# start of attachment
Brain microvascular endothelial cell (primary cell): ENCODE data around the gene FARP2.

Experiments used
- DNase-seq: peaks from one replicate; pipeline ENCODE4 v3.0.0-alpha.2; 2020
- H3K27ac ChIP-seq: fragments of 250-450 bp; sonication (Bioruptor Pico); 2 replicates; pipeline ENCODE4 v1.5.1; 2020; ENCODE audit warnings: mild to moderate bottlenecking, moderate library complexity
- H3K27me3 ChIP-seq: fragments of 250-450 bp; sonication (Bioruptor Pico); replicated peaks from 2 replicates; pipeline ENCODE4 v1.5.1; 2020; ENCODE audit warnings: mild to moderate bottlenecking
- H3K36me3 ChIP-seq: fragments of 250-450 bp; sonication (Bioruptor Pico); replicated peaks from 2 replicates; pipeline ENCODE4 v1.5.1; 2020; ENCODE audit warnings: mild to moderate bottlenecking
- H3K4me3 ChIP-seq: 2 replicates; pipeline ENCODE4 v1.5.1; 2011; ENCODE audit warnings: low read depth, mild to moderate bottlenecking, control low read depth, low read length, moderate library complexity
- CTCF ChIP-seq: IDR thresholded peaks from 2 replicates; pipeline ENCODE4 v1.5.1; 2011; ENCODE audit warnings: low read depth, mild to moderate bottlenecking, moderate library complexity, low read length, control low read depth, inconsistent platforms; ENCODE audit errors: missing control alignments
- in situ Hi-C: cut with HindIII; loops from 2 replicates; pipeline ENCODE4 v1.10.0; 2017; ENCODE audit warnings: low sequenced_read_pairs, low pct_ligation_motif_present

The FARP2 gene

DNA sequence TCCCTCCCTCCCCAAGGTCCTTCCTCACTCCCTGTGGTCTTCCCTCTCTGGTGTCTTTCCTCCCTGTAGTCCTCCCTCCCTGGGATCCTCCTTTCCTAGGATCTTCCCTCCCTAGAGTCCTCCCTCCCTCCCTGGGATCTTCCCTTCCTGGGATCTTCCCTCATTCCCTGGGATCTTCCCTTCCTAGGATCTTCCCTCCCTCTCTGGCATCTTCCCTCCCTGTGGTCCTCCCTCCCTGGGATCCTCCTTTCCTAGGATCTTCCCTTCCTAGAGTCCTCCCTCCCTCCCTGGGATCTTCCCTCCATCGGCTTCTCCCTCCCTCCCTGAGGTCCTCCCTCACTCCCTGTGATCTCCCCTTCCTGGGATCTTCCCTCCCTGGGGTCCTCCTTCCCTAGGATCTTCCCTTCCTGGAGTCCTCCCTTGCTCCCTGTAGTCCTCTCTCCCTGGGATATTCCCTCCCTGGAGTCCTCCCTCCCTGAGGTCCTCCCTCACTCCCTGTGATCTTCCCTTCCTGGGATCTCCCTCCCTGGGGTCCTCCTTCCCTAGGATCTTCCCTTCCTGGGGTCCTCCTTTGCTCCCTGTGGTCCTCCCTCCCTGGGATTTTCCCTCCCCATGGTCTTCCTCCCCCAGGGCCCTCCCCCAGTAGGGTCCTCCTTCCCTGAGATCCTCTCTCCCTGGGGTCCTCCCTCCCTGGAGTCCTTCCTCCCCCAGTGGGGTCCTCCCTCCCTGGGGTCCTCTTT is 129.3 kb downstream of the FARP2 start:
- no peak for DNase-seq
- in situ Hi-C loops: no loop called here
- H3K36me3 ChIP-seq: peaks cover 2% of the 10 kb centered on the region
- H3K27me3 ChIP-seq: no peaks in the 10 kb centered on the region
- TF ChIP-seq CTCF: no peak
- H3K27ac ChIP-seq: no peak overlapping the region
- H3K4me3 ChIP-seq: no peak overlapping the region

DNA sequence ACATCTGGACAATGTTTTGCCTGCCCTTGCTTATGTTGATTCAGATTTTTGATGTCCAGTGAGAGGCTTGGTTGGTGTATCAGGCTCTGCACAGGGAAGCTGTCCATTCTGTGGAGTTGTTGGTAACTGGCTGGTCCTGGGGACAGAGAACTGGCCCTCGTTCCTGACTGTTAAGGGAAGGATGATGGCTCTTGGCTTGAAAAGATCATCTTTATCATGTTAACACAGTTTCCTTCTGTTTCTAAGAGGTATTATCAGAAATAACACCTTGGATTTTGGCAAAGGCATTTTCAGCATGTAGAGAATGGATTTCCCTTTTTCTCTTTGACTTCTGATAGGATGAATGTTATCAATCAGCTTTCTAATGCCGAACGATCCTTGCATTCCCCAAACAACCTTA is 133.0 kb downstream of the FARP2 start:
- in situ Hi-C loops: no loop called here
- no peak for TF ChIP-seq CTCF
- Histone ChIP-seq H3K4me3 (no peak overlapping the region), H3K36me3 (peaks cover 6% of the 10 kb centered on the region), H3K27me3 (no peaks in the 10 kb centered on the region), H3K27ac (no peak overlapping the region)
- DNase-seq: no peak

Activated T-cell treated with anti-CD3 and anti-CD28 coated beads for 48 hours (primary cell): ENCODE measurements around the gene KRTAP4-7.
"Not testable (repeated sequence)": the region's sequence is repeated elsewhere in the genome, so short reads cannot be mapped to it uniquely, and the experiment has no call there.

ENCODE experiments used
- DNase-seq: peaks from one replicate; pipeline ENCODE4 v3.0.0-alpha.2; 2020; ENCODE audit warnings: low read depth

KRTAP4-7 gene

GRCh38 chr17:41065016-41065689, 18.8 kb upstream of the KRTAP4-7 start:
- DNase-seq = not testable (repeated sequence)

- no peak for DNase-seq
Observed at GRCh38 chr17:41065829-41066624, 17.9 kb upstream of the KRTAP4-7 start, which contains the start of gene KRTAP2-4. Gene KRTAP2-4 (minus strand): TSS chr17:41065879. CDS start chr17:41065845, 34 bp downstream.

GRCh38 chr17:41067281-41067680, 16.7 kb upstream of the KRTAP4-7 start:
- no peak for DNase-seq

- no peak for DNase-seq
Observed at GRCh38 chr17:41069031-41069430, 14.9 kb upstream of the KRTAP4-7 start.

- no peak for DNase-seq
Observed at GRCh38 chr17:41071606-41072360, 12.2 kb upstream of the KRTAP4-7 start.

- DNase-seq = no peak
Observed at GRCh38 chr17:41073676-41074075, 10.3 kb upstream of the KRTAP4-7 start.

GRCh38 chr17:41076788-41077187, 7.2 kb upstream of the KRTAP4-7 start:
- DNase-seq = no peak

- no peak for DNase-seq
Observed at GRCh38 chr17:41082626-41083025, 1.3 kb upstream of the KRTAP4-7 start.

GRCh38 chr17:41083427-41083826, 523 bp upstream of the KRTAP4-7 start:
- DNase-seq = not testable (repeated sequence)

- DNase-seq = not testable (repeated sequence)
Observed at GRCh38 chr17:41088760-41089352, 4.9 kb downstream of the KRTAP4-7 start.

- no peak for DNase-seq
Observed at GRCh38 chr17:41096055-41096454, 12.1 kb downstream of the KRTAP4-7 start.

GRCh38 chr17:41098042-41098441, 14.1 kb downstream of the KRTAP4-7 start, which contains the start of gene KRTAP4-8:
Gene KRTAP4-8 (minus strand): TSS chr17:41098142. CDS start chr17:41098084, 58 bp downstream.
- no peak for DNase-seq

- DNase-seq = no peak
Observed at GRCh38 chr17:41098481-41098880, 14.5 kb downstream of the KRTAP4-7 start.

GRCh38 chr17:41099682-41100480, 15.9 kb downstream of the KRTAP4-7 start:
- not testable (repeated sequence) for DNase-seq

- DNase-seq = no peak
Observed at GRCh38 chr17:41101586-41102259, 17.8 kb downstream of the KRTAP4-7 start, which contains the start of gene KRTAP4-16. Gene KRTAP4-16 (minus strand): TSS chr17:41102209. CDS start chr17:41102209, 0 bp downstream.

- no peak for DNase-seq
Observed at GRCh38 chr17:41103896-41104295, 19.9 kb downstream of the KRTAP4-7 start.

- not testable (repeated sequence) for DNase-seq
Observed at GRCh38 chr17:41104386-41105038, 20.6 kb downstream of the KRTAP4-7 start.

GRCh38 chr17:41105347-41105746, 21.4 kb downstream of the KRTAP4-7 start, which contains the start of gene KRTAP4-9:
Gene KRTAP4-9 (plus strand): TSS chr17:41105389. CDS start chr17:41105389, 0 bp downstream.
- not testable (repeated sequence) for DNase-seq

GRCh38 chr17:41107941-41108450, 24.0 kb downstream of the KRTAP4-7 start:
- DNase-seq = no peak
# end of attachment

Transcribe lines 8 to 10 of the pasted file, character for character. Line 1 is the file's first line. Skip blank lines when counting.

- CTCF ChIP-seq: IDR thresholded peaks from 2 replicates; pipeline ENCODE4 v1.5.1; 2011; ENCODE audit warnings: low read depth, mild to moderate bottlenecking, moderate library complexity, low read length, control low read depth, inconsistent platforms; ENCODE audit errors: missing control alignments
- in situ Hi-C: cut with HindIII; loops from 2 replicates; pipeline ENCODE4 v1.10.0; 2017; ENCODE audit warnings: low sequenced_read_pairs, low pct_ligation_motif_present

The FARP2 gene